I guess I’m having a day when I feel overwhelmed by the world and unable to cope. I’ve got a lot to do, although realistically not much of it needs to be done today, but I still feel overwhelmed.

I woke up very late feeling depressed again, or pseudo-depressed, as I’m not “supposed” to be clinically depressed at the moment. I wasn’t sure whether to be glad I don’t have work today (J wanted me to come in tomorrow instead of today) or if I would have felt better if I’d had to force myself to go into work, which would at least have provided distraction. I think a lot of it is nervousness about submitting my manuscript, and also about getting through a pile of other chores I need to do.

Strangely, I think positive changes can make me depressed. Change is scary for anyone, doubly so on the spectrum, so even things like finishing my novel can trigger depression. It’s even possible that E’s plans to come to the UK in October (the “exciting thing” I hinted at last week) could push me downwards in the short-term, even though I’m very excited about it. It’s just that anything out of the ordinary can be difficult for me.

I looked at some websites I’d been recommended to see which ones would help with looking for a literary agent. It seems particularly scary. I do actually know which agent I would like to submit my novel to first, but one site suggested sending submissions to ten to twenty agents at a time! That is, frankly, terrifying. Just the thought of contacting twenty strangers in one go, even without them judging my writing! It said I should also find similar novels to compare mine to in my cover letter, but I’m not sure that there are any, depending on how you define what my novel is “about,” and I’m not really sure how to find them. Also “Read my novel because it’s a bit like another novel” seems really shallow to me, although I can see why an agent might be more willing to look at “A book that’s a twenty-first century Chaim Potok novel, that would appeal to people who watched Unorthodox and Shtisel” than some random novel that turned up in their inbox unannounced. I do think my tendency to read eclectically and not particularly modern books, will probably hamper me here, as I’m not sure what parallels to draw. The Chaim Potok parallel is probably stronger than anything more recent (Potok died in 2002). My novel is definitely closer in style to Potok than Unorthodox.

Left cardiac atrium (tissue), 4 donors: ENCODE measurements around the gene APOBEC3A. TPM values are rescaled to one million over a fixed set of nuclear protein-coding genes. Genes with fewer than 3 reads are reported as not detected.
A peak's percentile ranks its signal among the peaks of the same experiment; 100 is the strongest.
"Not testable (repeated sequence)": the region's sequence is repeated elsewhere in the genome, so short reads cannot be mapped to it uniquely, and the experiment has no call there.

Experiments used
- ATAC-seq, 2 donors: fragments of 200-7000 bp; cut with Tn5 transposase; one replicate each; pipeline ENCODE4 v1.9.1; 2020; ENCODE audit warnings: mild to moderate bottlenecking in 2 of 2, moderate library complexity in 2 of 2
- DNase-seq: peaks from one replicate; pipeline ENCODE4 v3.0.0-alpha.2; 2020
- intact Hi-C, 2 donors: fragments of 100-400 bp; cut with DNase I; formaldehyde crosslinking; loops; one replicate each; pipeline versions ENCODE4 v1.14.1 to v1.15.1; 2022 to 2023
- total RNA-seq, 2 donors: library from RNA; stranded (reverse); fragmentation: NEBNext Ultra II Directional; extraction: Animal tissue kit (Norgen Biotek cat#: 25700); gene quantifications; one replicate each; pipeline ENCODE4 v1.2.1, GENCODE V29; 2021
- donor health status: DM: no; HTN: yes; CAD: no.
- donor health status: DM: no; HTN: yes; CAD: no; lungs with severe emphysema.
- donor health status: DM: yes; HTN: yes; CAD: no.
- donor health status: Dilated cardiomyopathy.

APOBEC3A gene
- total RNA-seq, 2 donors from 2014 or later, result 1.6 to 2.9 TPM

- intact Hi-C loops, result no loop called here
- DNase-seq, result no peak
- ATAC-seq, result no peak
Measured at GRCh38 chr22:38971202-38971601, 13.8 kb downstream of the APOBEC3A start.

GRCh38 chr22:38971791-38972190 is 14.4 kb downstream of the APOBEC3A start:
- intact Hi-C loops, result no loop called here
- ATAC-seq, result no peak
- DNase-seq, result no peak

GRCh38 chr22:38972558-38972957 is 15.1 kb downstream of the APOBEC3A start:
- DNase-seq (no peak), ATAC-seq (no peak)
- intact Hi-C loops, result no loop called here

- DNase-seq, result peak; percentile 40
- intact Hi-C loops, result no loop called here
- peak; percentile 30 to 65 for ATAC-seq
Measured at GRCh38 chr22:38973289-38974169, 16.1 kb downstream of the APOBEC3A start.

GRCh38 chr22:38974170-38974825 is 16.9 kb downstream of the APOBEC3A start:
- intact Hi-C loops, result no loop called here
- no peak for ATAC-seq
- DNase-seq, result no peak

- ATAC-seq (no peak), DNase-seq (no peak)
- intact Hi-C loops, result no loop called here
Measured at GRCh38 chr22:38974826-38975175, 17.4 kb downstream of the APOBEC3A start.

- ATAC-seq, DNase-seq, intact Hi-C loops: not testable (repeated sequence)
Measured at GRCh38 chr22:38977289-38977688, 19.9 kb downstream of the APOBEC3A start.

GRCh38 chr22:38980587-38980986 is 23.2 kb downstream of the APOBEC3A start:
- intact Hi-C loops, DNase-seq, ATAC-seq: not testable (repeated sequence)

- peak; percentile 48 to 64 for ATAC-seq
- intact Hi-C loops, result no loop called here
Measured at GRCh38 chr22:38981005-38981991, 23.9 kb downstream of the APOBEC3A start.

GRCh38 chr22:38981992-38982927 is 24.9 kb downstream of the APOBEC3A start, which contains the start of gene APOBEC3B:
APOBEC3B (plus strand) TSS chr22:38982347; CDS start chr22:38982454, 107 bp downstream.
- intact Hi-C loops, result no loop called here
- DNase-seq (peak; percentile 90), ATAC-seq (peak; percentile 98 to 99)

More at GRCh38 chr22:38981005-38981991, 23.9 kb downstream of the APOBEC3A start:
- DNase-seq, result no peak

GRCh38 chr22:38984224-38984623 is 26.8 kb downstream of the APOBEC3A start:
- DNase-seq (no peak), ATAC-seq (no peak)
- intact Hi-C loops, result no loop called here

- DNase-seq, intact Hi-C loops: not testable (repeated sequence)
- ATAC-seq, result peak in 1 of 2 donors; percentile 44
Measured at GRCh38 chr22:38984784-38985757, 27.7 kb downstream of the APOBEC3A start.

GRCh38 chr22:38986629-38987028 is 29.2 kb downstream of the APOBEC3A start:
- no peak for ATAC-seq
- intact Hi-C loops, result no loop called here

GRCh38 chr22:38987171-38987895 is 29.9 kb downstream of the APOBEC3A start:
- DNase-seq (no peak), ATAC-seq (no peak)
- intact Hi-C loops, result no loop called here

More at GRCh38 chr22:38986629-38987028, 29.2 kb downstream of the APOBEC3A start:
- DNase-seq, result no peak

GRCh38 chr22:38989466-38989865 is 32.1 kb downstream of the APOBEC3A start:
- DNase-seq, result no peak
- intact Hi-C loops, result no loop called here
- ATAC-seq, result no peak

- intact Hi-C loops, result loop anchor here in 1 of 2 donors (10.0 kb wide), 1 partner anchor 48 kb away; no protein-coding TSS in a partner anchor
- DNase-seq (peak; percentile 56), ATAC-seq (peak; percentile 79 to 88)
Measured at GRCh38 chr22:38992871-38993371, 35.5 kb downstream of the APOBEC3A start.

The problem is compounded by my novel being thematically rich/unfocused (depending how generous you want to be), inasmuch as it has themes of Jewish identity, autistic identity and domestic abuse. I’m not sure how to promote all angles (anyone who knows books about domestic abuse in particular would be a help here!).

I did manage a few tasks: went for a walk, did a few minutes of Talmud study (reviewing material from Saturday’s class) and cooked dinner (and ate with my parents, so peopling). I did some online clothes shopping too. So I guess that was all good. On the other hand, I can’t face doing substantial Torah study or going to depression group online or really doing anything this evening other than watching TV, so things seem a bit negative.

4 thoughts on ““It’s a lot like playing the violin/You cannot start off to be Yehudi Menuhin”

  1. I think “A book that’s a twenty-first century Chaim Potok novel, that would appeal to people who watched Unorthodox and Shtisel” is exactly how you should market your novel, and I can send you some more recent titles/authors you might want to look at in terms of comparison points (though they’re mostly not THAT similar).

    Liked by 1 person

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